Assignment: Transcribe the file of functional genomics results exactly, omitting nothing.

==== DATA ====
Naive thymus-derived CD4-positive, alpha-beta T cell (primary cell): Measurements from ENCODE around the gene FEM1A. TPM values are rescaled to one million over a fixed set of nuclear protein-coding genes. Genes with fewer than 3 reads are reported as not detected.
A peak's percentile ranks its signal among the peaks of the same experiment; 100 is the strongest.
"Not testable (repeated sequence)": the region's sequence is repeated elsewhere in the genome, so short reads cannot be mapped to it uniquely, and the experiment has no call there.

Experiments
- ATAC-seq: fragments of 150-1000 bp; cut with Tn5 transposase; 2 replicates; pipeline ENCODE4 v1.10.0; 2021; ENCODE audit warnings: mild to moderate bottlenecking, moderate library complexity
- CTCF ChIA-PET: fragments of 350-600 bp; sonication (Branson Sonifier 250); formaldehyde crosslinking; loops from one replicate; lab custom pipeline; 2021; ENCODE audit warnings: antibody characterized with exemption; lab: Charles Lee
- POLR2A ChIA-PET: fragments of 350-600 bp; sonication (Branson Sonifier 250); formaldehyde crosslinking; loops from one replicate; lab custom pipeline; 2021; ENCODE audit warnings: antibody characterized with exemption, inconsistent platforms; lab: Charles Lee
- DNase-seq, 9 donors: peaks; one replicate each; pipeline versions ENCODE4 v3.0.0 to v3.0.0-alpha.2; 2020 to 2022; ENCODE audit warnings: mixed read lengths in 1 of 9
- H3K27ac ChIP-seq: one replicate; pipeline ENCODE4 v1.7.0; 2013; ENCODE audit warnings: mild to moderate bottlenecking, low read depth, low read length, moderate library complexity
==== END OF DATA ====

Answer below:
Naive thymus-derived CD4-positive, alpha-beta T cell (primary cell): Measurements from ENCODE around the gene FEM1A. TPM values are rescaled to one million over a fixed set of nuclear protein-coding genes. Genes with fewer than 3 reads are reported as not detected.
A peak's percentile ranks its signal among the peaks of the same experiment; 100 is the strongest.
"Not testable (repeated sequence)": the region's sequence is repeated elsewhere in the genome, so short reads cannot be mapped to it uniquely, and the experiment has no call there.

Experiments
- ATAC-seq: fragments of 150-1000 bp; cut with Tn5 transposase; 2 replicates; pipeline ENCODE4 v1.10.0; 2021; ENCODE audit warnings: mild to moderate bottlenecking, moderate library complexity
- CTCF ChIA-PET: fragments of 350-600 bp; sonication (Branson Sonifier 250); formaldehyde crosslinking; loops from one replicate; lab custom pipeline; 2021; ENCODE audit warnings: antibody characterized with exemption; lab: Charles Lee
- POLR2A ChIA-PET: fragments of 350-600 bp; sonication (Branson Sonifier 250); formaldehyde crosslinking; loops from one replicate; lab custom pipeline; 2021; ENCODE audit warnings: antibody characterized with exemption, inconsistent platforms; lab: Charles Lee
- DNase-seq, 9 donors: peaks; one replicate each; pipeline versions ENCODE4 v3.0.0 to v3.0.0-alpha.2; 2020 to 2022; ENCODE audit warnings: mixed read lengths in 1 of 9
- H3K27ac ChIP-seq: one replicate; pipeline ENCODE4 v1.7.0; 2013; ENCODE audit warnings: mild to moderate bottlenecking, low read depth, low read length, moderate library complexity